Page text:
I love to hold my husband’s hand. I have since the very beginning. But a traveling job and five children later, that hand can be hard to grab hold of at times. So this year, I followed him around the world just trying to catch that hand. Together, we watched the sun rise and set over the Pacific, ate salmon in Alaska, climbed the Eiffel tower at night, and rode bikes through an Amsterdam rush hour. As I made my way through various cities and tried to take it all in, the overarching charm was always that I was taking it in with him, sometimes while holding his hand.
My husband is an active man and doesn’t sit still for long, which means when I’m with him I’m on the move, too. So it was, on our second day in Paris, with aching feet and tired legs, that I reached out and took hold of his hand. The evening light was magical in a city that begs one to linger and look. But we are not the lingering kind. We had a distant destination and an imminent time limit. My active man had engaged his long stride and fast pace and thrown it into high gear. My gears were winding down, and sunset over the city was exerting its magnetic force, holding my feet in place, eyes locked on the skyline. I knew I needed to move, but felt immoveable. That’s when I said it, words that have stuck in my head all year. “If you want me to keep moving, you’ll have to hold my hand.” He held on and didn’t let go. We made it across the city. We found the open market just in time. We filled our bag with good things to eat, and made it to our hotel before collapsing into chairs and relaxing.
That one sentence, “If you want me to keep moving, you’ll have to hold my hand,” gave me plenty to ponder as his hand guided me through the Paris streets to the place he had in mind. The first thought being that that’s all I really want through all my years of marriage–to know that he’s got my hand and we’re in this together. I’ll follow him anywhere, I’ll do my best to match any pace, I’ll trust he knows where he’s going, I’ll get lost with him if he doesn’t, as long as he never lets go of my hand.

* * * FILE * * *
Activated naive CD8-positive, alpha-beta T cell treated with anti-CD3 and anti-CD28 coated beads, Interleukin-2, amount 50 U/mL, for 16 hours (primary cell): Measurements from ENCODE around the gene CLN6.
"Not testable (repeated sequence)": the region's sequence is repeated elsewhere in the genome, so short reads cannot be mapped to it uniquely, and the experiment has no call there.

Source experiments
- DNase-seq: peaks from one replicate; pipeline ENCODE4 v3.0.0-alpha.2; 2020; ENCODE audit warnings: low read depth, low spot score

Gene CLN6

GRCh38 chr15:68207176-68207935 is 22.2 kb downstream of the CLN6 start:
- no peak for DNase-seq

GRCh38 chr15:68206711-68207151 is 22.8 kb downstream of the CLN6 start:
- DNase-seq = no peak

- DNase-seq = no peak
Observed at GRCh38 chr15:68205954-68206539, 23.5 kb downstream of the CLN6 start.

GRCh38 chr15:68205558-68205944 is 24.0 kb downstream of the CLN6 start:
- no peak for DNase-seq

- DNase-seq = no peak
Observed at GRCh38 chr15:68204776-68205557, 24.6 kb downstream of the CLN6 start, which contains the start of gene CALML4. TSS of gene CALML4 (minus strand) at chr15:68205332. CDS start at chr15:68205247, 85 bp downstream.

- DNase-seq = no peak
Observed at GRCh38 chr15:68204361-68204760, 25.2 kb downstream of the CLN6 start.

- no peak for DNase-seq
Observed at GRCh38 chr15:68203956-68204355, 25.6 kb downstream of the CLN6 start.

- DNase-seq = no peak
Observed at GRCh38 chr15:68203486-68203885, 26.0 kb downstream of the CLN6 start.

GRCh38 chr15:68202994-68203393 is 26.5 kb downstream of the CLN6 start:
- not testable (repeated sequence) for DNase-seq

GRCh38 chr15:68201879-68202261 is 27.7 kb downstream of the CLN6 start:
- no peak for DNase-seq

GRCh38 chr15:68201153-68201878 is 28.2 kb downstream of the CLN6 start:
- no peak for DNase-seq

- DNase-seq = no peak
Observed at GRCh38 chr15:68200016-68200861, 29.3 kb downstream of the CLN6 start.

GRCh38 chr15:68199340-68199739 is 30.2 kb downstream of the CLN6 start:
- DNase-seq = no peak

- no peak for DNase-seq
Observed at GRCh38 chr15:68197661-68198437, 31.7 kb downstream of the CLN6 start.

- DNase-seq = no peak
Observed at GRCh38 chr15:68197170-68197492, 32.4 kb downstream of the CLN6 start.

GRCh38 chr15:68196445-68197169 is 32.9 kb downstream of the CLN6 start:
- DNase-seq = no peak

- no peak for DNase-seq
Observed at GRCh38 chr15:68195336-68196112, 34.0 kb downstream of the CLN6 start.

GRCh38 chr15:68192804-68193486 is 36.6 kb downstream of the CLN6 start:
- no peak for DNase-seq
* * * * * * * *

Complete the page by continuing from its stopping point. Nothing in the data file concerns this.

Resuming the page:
And, as one thought leads to another, I came next to the thought that marriage is the earthly picture of the heavenly relationship between Christ and his bride. When He’s holding my hand, anything is possible. I’m able to keep moving wherever He wants me to go because He’s holding my hand. His leadership is trustworthy, His strength becomes mine, and His ability gives movement to my feet. Christ is the ultimate husband, in who’s hand I always want to rest. And He’s given me this good man to help me learn and remember what it means to be His bride.
So I reach for that hand, catch and grab hold. Whether at home or away, I pray to keep moving or appropriately sit still, knowing we’re in it together, being held by an even greater hand.
©Erika Rice 2016